I think we’ll definitely see success in the “Spotify for ebooks” model. Don’t forget that it took quite awhile for most consumers to even be interested in streaming music. We all wanted to own our content, myself included. These days though I can’t tell you the last time I bought a track off iTunes but I can tell you that I fire up Spotify pretty regularly.

    The content offering will determine success or failure here. Amazon chose to add what they could to Prime with the Kindle Owner Lending Library program. That’s a nice add-on since the Prime rate didn’t go up, but it’s missing all sorts of content.

    I tend to think it’s best to focus on a specific genre. Don’t just serve up a bunch of content. Build and serve the community as well. I’m much more inclined to sign up for a subscription service featuring nothing but sports books than I would one where it’s super broad and sports is just one small piece of it. The same goes for all the other genres that appeal to each of us.

  3. Interesting analysis, but PaidContent neglected to mention the interests of a critical constituency: The authors.

    As an author of premium nonfiction ebooks (“Dropbox In 30 Minutes”, “Google Drive & Docs In 30 Minutes”, “Excel Basics In 30 Minutes”, etc.) I’m very concerned about any model that depends on free giveaways. For instance, the “free days” on Amazon’s KDP Select have turned into a joke. The last time I looked, my single KDP Select title delivered an average of 1 cent per download from the KDP Select fund. That’s about the same as many bands enjoy from Spotify each time someone plays one of their tracks, according to various sources.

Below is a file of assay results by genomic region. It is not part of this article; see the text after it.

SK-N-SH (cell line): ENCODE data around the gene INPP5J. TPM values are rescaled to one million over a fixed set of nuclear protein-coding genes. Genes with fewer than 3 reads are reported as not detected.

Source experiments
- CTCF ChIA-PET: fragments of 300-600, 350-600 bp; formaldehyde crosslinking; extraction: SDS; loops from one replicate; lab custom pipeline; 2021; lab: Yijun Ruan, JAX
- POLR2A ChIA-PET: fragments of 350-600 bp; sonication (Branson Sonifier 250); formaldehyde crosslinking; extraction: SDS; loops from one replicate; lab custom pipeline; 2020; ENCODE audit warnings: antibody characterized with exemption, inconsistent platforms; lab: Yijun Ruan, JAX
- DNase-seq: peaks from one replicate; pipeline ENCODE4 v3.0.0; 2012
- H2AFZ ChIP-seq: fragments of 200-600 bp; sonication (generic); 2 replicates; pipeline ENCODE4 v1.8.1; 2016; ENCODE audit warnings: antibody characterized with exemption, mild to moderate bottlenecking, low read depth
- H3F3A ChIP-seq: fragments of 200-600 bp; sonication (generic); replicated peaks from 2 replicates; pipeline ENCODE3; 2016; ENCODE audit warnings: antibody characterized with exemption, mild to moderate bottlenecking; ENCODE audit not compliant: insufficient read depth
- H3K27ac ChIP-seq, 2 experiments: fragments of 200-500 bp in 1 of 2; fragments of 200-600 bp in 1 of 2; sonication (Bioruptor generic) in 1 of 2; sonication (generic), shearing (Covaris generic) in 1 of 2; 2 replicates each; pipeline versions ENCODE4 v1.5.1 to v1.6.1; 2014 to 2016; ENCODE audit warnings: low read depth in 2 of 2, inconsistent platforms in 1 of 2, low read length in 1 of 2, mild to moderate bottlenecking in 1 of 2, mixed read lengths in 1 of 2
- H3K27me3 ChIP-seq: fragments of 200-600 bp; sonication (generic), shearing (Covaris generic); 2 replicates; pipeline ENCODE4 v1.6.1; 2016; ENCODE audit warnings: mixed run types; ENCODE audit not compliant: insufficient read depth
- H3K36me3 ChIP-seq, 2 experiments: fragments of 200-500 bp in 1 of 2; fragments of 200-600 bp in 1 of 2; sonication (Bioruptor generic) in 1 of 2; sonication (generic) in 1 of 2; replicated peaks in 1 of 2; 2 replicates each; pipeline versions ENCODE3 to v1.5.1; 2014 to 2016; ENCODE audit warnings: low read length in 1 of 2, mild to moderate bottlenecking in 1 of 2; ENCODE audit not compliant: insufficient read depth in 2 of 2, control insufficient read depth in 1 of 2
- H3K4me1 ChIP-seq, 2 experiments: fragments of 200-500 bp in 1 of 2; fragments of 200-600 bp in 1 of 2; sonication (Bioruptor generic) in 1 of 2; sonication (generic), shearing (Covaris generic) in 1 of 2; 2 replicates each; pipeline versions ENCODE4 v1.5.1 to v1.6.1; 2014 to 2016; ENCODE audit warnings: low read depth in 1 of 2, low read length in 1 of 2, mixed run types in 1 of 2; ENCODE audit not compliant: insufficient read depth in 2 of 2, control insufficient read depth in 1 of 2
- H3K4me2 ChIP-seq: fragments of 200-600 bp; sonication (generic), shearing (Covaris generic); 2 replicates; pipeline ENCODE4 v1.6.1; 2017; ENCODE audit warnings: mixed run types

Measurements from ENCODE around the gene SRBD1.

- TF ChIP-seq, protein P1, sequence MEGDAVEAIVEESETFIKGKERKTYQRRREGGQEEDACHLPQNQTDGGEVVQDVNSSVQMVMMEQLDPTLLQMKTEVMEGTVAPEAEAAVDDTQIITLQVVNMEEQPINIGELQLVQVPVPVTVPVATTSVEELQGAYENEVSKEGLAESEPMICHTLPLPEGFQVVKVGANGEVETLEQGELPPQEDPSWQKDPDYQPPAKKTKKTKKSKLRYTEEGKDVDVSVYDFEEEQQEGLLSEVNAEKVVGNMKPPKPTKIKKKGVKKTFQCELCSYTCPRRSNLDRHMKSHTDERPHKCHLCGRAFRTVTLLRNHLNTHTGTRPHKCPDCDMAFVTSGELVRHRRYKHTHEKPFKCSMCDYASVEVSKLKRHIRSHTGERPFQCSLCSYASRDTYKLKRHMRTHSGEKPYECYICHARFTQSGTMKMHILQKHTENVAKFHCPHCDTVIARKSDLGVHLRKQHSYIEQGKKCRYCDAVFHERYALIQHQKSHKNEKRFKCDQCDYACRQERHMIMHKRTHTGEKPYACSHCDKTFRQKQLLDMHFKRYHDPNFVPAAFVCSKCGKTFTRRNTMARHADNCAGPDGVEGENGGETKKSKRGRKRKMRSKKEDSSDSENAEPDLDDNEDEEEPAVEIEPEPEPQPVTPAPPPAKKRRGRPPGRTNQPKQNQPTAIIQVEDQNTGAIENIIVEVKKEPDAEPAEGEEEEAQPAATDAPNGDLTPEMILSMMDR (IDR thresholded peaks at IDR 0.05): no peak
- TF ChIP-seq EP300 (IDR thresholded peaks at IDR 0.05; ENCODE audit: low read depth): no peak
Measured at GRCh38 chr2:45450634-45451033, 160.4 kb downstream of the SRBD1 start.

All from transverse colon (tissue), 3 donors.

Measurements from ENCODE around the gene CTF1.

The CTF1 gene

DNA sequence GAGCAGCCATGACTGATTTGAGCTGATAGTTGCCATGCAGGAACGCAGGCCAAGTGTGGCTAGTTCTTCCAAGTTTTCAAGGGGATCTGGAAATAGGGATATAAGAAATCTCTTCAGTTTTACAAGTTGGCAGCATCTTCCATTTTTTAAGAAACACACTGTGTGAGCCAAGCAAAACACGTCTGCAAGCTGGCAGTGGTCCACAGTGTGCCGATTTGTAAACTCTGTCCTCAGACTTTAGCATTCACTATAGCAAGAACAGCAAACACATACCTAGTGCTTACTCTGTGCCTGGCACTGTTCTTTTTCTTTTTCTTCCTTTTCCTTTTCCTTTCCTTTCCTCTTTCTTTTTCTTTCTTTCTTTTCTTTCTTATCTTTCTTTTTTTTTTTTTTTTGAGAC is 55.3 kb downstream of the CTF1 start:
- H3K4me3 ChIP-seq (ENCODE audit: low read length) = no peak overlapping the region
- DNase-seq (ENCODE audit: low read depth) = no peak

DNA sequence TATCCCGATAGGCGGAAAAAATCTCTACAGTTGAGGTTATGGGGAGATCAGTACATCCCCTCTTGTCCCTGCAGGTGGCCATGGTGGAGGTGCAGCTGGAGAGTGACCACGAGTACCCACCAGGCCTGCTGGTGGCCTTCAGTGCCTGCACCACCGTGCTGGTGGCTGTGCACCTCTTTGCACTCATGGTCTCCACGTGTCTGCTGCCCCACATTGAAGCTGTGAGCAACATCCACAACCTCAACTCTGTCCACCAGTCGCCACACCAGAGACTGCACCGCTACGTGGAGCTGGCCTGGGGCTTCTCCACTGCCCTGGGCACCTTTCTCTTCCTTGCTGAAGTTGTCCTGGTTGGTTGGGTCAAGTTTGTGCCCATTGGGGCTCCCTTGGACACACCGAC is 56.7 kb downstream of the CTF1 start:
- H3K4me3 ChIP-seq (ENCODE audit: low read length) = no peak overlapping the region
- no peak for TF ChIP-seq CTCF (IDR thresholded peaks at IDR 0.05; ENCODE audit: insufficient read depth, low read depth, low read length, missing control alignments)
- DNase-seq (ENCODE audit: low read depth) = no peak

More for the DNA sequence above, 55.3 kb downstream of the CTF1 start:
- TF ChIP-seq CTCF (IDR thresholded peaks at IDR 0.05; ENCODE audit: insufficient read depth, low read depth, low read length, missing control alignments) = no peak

I see from the linked article about Bookboard that the service is free during the public beta, and publishers are receiving nothing during this period. It’s supposed to switch to paid in 2013, but it’s not clear if it’s a Spotify-style freemium model. There is also no detail about how much authors will get for their work. I suspect it isn’t much.

  4. Timo Boezeman

    @Thomas define music please. Spotify is doing better every year, and is probably going to be the number 1 revenue source very soon (now they’re second, just behind iTunes). See for instance this article:

    And, we must not forget the probabilty that there might be less money to be made with selling digital media in comparison to physical media. Which, if that turns out to be the case, redefines what does work and what doesn’t. That is relative.

    And, last but not least, Spotify turns out to be a (legal) alternative for piracy in music. So doing nothing (like that) at all, makes that you will lose money be keeping it the way you were doing already.

  5. abbyhanson

    As a stand alone offering Spotify books is an exciting prospect for; the student, academic and the curious.

    If it’s true that you can get the gist of any non-fiction book by just reading the first five pages, then why own a non-fiction e-book? As for fiction, would a Spotify book service benefit from building a sharing/referral capability to drive consumer take-up? Surely it’s a just a matter of time for an e-book access service model is ‘successful’ (even if its focused on a niche such as academia).

    As for the supply-side, Is there an aggregration platform out there with a strong brand that enables ‘non published/independent’ writers engage with their audiences?

    My initial thought is: Spotify books would be an interesting product extension and added value for bundled propositions